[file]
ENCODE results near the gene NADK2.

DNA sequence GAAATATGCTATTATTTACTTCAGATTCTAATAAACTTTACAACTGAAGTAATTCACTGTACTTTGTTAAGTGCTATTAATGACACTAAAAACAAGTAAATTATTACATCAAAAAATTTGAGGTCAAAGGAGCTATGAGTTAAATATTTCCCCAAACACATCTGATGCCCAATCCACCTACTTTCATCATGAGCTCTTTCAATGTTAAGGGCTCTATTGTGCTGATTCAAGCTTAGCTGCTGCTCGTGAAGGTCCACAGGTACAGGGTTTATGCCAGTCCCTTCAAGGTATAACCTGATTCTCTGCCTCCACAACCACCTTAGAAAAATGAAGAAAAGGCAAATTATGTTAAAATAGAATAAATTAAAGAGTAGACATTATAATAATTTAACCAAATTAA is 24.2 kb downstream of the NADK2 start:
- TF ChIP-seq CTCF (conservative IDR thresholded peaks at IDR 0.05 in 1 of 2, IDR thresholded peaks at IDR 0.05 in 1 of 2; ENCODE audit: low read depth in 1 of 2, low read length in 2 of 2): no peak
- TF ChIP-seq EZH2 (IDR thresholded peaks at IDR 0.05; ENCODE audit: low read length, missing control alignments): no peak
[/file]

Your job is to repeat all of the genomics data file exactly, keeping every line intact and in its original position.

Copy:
ENCODE results near the gene NADK2.

DNA sequence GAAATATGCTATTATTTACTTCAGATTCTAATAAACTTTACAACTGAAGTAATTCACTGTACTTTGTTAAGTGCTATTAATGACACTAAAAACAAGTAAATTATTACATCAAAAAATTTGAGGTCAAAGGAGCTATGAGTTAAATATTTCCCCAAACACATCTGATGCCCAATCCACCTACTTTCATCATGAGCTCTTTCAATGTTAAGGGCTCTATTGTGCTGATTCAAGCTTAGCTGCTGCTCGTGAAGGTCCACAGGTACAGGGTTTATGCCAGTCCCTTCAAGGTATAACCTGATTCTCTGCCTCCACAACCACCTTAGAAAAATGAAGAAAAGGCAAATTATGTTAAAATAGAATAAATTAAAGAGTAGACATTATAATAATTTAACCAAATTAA is 24.2 kb downstream of the NADK2 start:
- TF ChIP-seq CTCF (conservative IDR thresholded peaks at IDR 0.05 in 1 of 2, IDR thresholded peaks at IDR 0.05 in 1 of 2; ENCODE audit: low read depth in 1 of 2, low read length in 2 of 2): no peak
- TF ChIP-seq EZH2 (IDR thresholded peaks at IDR 0.05; ENCODE audit: low read length, missing control alignments): no peak